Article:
Faith and Practice

Ethiopia Table of Contents

The faith and practice of most Orthodox Christians combine elements from Monophysite Christianity as it has developed in Ethiopia over the centuries and from a non-Christian heritage rejected by more educated church members but usually shared by the ordinary priest. According to Monophysite doctrine, Christ is a divine aspect of the trinitarian God. Broadly, the Christian elements are God (in Amharic, Egziabher), the angels, and the saints. A hierarchy of angelic messengers and saints conveys the prayers of the faithful to God and carries out the divine will. When an Ethiopian Christian is in difficulty, he or she appeals to these angels and saints as well as to God. In more formal and regular rituals, priests communicate on behalf of the community, and only priests may enter the inner sanctum of the usually circular or octagonal church where the ark (tabot) dedicated to the church's patron saint is housed. On important religious holidays, the ark is carried on the head of a priest and escorted in procession outside the church. The ark, not the church, is consecrated. Only those who feel pure, have fasted regularly, and have generally conducted themselves properly may enter the middle ring to take communion. At many services, most parish members remain in the outer ring, where debteras sing hymns and dance.

Weekly services constitute only a small part of an Ethiopian Orthodox Christian's religious observance. Several holy days require prolonged services, singing and dancing, and feasting. An important religious requirement, however, is the keeping of fast days. Only the clergy and the very devout maintain the full schedule of fasts, comprising 250 days, but the laity is expected to fast 165 days per year, including every Wednesday and Friday and the two months that include Lent and the Easter season.

In addition to standard holy days, most Christians observe many saint's days. A man might give a small feast on his personal saint's day. The local voluntary association (called the maheber) connected with each church honors its patron saint with a special service and a feast two or three times a year.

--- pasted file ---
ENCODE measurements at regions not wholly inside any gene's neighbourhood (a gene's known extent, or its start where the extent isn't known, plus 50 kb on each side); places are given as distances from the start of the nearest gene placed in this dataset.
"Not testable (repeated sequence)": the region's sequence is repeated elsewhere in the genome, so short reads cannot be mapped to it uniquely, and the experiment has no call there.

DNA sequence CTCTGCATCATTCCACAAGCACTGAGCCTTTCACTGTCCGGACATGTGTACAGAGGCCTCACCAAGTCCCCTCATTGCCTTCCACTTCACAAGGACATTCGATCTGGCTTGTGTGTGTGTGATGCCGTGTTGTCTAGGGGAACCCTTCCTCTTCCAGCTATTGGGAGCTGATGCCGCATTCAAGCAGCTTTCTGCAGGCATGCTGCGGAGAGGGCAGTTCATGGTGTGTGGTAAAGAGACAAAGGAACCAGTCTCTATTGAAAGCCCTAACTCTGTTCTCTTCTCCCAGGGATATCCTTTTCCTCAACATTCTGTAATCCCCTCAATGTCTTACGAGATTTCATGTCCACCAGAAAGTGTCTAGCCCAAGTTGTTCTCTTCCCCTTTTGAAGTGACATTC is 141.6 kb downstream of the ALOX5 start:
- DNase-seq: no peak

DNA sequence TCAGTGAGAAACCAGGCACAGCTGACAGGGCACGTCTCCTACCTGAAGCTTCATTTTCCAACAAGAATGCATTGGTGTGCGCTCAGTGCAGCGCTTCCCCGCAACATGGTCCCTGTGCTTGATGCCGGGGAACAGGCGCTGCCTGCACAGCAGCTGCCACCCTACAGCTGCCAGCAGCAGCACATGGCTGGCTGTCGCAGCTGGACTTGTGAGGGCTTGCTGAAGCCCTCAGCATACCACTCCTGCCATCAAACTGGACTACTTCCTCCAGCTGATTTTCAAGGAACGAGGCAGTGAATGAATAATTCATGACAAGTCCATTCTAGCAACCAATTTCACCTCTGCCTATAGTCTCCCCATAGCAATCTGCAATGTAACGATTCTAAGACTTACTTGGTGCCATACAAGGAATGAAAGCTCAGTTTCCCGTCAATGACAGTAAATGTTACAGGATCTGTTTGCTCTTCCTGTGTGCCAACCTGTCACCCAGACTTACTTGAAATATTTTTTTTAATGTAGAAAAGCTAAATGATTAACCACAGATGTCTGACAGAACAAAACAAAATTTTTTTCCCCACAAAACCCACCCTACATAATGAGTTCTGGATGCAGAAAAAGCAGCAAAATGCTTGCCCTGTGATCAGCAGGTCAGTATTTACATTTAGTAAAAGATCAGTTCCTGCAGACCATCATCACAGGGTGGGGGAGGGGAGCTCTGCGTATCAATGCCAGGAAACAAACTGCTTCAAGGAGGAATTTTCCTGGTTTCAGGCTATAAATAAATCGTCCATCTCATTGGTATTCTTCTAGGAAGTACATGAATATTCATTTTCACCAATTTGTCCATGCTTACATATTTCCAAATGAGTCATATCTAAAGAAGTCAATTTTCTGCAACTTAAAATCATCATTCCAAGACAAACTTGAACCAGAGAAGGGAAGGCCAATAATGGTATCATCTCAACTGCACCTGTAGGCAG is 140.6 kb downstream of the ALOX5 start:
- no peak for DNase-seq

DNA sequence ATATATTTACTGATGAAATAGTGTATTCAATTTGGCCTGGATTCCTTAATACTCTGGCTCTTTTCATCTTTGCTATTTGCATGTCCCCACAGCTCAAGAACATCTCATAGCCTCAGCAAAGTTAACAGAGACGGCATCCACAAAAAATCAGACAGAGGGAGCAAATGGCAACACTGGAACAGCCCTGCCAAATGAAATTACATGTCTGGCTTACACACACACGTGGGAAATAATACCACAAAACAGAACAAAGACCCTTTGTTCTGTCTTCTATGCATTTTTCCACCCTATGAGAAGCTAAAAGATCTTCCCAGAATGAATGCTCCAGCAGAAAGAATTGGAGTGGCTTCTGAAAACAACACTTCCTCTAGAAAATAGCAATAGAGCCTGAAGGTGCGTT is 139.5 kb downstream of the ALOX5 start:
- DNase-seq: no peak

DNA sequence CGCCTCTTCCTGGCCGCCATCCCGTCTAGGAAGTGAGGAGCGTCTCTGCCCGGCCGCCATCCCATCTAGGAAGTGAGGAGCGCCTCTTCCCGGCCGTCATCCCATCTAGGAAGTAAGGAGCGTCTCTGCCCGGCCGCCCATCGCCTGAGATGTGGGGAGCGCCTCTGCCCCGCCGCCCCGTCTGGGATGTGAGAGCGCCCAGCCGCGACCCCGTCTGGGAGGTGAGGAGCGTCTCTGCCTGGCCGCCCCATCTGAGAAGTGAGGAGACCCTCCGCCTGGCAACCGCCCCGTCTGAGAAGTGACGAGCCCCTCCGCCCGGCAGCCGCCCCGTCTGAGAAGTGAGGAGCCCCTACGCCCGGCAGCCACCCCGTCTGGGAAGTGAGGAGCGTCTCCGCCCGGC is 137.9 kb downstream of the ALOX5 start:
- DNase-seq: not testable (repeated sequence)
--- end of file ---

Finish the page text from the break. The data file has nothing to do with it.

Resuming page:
Belief in the existence of active spirits--many malevolent, some benevolent--is widespread among Ethiopians, whether Christian, Muslim, or pagan. The spirits called zar can be male or female and have a variety of personality traits. Many peasants believe they can prevent misfortune by propitiating the zar.

The protective adbar spirits belong to the community rather than to the individual or family. The female adbar is thought to protect the community from disease, misfortune, and poverty, while the male adbar is said to prevent fighting, feuds, and war and to bring good harvests. People normally pay tribute to the adbars in the form of honey, grains, and butter.

Myths connected with the evil eye (buda) vary, but most people believe that the power rests with members of lowly occupational groups who interact with Amhara communities but are not part of them. To prevent the effects of the evil eye, people wear amulets or invoke God's name. Because one can never be sure of the source of illness or misfortune, the peasant has recourse to wizards who can make diagnoses and specify cures. Debteras also make amulets and charms designed to ward off satanic creatures.

The belief system, Christian and other, of peasant and priest was consonant with the prerevolutionary social order in its stress on hierarchy and order. The long-range effects on this belief system of a Marxist-Leninist regime that ostensibly intended to destroy the old social order were difficult to evaluate in mid-1991. Even though the regime introduced some change in the organization of the church and clergy, it was not likely that the regime had succeeded in significantly modifying the beliefs of ordinary Christians.

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Source: U.S. Library of Congress